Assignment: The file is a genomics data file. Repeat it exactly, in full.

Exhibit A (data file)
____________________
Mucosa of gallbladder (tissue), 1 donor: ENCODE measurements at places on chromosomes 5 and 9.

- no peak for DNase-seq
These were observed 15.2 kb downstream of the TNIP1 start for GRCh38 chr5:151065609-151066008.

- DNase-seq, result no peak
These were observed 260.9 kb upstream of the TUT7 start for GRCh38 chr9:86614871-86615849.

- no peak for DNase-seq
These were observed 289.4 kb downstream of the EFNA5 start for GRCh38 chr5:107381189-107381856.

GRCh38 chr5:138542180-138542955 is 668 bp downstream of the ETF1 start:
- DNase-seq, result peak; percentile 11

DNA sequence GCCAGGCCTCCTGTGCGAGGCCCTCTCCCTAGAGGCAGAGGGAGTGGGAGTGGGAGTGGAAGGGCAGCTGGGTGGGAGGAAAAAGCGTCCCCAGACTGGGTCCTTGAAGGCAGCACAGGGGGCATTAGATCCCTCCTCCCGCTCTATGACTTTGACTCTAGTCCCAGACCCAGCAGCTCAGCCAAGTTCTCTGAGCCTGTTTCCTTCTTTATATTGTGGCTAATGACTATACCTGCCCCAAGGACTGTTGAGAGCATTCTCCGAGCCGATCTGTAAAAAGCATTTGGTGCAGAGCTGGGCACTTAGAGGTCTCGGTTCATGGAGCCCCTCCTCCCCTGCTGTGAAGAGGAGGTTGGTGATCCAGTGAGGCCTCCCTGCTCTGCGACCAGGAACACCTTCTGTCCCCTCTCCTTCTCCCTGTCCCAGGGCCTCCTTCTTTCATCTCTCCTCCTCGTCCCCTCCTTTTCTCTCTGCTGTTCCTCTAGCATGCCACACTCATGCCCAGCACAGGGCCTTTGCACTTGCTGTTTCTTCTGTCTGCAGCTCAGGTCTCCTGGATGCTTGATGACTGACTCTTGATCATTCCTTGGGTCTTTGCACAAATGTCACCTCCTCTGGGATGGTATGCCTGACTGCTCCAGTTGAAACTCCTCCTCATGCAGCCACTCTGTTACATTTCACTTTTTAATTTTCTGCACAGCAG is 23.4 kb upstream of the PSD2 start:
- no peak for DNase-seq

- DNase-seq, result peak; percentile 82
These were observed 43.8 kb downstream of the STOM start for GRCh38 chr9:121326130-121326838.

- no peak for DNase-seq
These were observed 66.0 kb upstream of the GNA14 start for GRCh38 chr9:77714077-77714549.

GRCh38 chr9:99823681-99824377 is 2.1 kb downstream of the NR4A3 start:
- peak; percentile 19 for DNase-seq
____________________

Mucosa of gallbladder (tissue), 1 donor: ENCODE measurements at places on chromosomes 5 and 9.

- no peak for DNase-seq
These were observed 15.2 kb downstream of the TNIP1 start for GRCh38 chr5:151065609-151066008.

- DNase-seq, result no peak
These were observed 260.9 kb upstream of the TUT7 start for GRCh38 chr9:86614871-86615849.

- no peak for DNase-seq
These were observed 289.4 kb downstream of the EFNA5 start for GRCh38 chr5:107381189-107381856.

GRCh38 chr5:138542180-138542955 is 668 bp downstream of the ETF1 start:
- DNase-seq, result peak; percentile 11

DNA sequence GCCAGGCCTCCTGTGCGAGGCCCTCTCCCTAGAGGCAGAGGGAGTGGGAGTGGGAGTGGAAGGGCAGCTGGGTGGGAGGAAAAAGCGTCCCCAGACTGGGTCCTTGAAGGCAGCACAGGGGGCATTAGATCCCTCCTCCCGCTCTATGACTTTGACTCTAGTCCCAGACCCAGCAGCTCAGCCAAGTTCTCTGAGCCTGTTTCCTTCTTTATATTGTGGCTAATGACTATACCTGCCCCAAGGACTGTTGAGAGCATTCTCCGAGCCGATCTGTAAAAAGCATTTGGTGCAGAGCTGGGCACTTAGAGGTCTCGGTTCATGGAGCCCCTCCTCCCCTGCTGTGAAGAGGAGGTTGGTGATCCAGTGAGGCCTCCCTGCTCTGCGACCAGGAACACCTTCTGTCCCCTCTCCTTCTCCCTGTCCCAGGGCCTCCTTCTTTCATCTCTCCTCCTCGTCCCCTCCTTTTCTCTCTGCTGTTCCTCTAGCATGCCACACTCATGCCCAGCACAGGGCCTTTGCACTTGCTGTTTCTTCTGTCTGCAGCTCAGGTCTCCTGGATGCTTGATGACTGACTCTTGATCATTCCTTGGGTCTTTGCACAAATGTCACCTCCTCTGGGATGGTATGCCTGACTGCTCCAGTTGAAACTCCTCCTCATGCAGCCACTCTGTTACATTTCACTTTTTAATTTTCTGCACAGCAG is 23.4 kb upstream of the PSD2 start:
- no peak for DNase-seq

- DNase-seq, result peak; percentile 82
These were observed 43.8 kb downstream of the STOM start for GRCh38 chr9:121326130-121326838.

- no peak for DNase-seq
These were observed 66.0 kb upstream of the GNA14 start for GRCh38 chr9:77714077-77714549.

GRCh38 chr9:99823681-99824377 is 2.1 kb downstream of the NR4A3 start:
- peak; percentile 19 for DNase-seq